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Saigon: The Greatest Story Never Told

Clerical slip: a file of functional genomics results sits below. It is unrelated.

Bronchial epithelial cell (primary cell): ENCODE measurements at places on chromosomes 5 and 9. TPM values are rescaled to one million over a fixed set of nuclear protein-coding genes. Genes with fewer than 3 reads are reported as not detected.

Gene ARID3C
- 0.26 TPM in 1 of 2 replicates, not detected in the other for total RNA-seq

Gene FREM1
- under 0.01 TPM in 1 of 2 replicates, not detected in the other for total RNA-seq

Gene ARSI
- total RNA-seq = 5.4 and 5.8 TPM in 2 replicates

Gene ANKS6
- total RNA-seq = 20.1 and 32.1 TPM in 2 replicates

The title of Saigon’s endlessly delayed debut, The Greatest Story Never Told, has long felt prophetic: the album was scheduled to be released in 2007 on Atlantic, but is only now being released independently. The gifted political rapper/Entourage supporting player (the two invariably go together) blamed the incendiary nature of his lyrics for Atlantic’s reluctance to release the album, and while that might sound like self-serving spin, there’s no denying the righteous anger behind this impassioned manifesto. The pummeling intensity of Saigon’s insightful, urgently delivered lyrics are matched by the gutbucket soul of Just Blaze, one of the architects of Jay-Z’s The Blueprint. (Jay-Z returns the favor with a clever verse on “Come On Baby” that would be more impressive if he hadn’t already used some of the lyrics on a remix of 50 Cent’s “I Get Money” a few years back.) Like Raekwon’s similarly delayed Only Built 4 Cuban Linx… Pt. II, Told sometimes feels like too much of a good thing; at 18 furious tracks, it’s overwhelming in the best sense. (Though the skits are, as always, unnecessary.) Saigon’s background as an ex-con lends specificity and direction to his social criticism: He’s a battle-tested survivor singling out the injustices and hypocrisy of a world filled with prisons and traps, real and metaphorical. Told is worth the wait; raising Saigon’s profile is probably Entourage’s greatest/only gift to the world, at least where hip-hop is concerned.


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